• Aidan McIntosh

Review | Weyes Blood - Titanic Rising

Near the end of the most fruitful decade for female-dominated art pop, Natalie Mering’s fourth album Titanic Rising is her most complex and sophisticated project to date and one of the most captivating albums of 2019.



Titanic Rising encompasses a sense of nostalgia and vague longing sonically drenched in waves of aquatic ambience that hints at the past, but tries to drive towards the future. Building off the first alienating synths and piano notes on the opener ‘A Lot’s Gonna Change’, Mering sets up her thesis for the album: “If I could go back to a time before now”. The song dances around the piano and magnificent strings while Natalie longs for the past in a world of struggle (“a century lost to memories”), and the album’s soundscapes and themes are set up perfectly: a hazy aquatic atmosphere, subtle and dreamy vocals, and a desire to go back for something that’s not entirely clear. Whether she had love, prosperity, or something materially beneficial in the past is not clear, but it’s clear that she wants to go back and wants to erase these changes, and these themes are reflected throughout the whole album.


With the atmosphere and general theme ingrained, Mering begins to float around even more in the celestial and the abstract with a subtle-but-clear sense of confidence, and begins to really explore her musical horizons in a way that her past projects hadn’t reached for. In ‘Andromeda’, she meanders around in her own galaxy (of the same name) and longs for a love that’s not quite there and strums the acoustic guitar in a uniquely beautiful manner, one that’s reminiscent of George Harrison’s All Things Must Pass (1970). And while she’ll travel through her underwater soundscapes explored in the opening duo throughout the album, she’s not afraid to take different influences and go beyond mid-tempo atmospheric sounds. ‘Everyday’ is one of the most delightful and cheerful songs on here, with bombast and almost camp choruses and an unusually upbeat manner. Weyes sails on ships to nowhere in her own world, and while true love makes a comeback, half the world still wanders in the world’s first rodeo-take that as you will. Taking after ‘60s giants like The Beach Boys and The Zombies, ‘Everyday’ is an energetic and incredible breath of sunshine in between two massive songs that traverse through melancholy.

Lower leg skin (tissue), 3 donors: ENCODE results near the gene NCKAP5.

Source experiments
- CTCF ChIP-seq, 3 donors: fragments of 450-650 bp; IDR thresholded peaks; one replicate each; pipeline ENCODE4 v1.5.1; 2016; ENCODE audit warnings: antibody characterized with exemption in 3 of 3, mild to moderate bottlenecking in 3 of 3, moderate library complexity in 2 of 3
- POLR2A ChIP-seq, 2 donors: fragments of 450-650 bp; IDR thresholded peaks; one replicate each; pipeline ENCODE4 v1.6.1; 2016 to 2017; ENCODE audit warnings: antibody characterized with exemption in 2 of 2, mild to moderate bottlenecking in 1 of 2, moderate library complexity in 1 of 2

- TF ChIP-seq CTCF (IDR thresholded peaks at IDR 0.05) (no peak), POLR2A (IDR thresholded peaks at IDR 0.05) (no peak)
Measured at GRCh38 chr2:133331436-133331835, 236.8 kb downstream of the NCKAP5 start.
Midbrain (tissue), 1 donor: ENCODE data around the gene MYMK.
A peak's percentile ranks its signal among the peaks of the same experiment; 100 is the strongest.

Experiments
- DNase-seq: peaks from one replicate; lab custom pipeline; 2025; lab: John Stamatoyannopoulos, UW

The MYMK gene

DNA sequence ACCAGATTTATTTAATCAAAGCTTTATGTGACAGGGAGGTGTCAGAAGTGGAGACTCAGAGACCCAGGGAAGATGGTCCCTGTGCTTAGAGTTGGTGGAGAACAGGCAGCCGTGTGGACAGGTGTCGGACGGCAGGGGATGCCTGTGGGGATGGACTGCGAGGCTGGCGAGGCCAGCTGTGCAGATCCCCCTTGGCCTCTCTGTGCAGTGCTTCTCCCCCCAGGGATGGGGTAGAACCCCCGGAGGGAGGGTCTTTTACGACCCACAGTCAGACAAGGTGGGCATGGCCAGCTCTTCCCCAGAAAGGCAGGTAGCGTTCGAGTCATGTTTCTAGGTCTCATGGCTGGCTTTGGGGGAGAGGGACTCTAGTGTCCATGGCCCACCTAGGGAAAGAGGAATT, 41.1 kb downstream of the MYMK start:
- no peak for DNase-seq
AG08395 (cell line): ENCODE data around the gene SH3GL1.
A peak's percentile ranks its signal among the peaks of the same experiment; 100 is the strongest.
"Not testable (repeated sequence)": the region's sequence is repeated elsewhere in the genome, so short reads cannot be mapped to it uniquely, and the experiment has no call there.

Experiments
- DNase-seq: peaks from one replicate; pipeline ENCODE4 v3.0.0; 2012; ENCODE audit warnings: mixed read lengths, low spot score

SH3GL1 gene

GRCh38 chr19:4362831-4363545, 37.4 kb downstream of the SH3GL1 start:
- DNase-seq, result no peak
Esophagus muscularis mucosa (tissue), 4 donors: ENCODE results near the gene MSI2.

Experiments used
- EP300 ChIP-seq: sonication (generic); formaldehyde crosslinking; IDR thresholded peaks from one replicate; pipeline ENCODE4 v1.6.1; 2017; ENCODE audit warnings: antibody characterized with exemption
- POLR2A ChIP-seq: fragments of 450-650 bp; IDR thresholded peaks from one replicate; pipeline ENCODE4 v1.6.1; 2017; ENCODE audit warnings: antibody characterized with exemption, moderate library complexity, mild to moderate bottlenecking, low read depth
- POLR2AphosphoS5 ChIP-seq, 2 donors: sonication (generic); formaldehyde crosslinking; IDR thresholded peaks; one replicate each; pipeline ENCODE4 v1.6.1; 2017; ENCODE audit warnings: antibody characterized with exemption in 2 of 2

While Mering floats in her own galaxy and has her head stuck in the clouds, Titanic Rising is firmly planted in reality. She looks at the past- what was good that isn’t good now, and what could’ve been -but also presents herself and her music in a modern and almost futuristic style, confronting the current problems and existential theories with a genuine sense of grace that can’t be removed. Once again, these present issues aren’t specified anywhere, but it’s safe to guess that a lot of her hardships are related to love and heartbreak. Whatever it is, she tries to fight it, even if it means getting stuck in her own galaxy or a different reality. Take ‘Movies’, the most complex and advanced song of this project, for example. The music video helps illustrate more clearly, but Mering escapes from the horrors of modern life into the theatre- an augmented and fraudulent form of reality, but a pleasant escape. Her line, “The meaning of life doesn't seem to shine like that screen”, already proclaims her desires to get out and get into the screen, and from the mid-way switch to the end, she essentially commands her own short film. Commands is an especially good way to describe her performance, because she never gets as feisty and powerful as she is during that second half, where it genuinely sounds like she is directing and starring in her own film in her own theatre in her own galaxy. With the synth loop running in the background, the drum machine pounding, and the strings storming, Mering successfully evades the modern problems and dives into her own triumphant treasure- the theatre.


Meanwhile, ‘Wild Time’ features Mering returning back into the harsh realities of the world and stretches out the album’s romanticism and existentialism for 6 lush and desolate minutes. In a mysterious way, she emphasizes living in the present- in this case, the wild time- and forgetting the past and burning everything down. Lastly, she closes the album off with more past memories, in a beautiful folk song enriched with strings and an atmosphere that’s cozy and inviting, but also a bit eerie and foreshadowing of things to come. In ‘Picture Me Better’, she longs for a past love that seems to be lost in space or on Earth, and she gently yet rawly depicts her memories and her dreams, and doesn’t leave much room for vagueness and criticism.


Throughout Titanic Rising, Natalie Mering faces an uncertain future with confidence and grace, but she also showcases her raw emotions and her genuine desire to break free from what is real and escape into reality, whether it’s space or the theatre, or maybe both (space operas are certainly nothing new). As she maneuvers her way through her own galaxy of Andromeda, she explores her past memories of heartbreak and loss and confronts her existing problems, leaving an aquatic and surreal work of art that brings a new sense of innovation and beauty to the world.


Best song: Movies

Worst song: Titanic Rising


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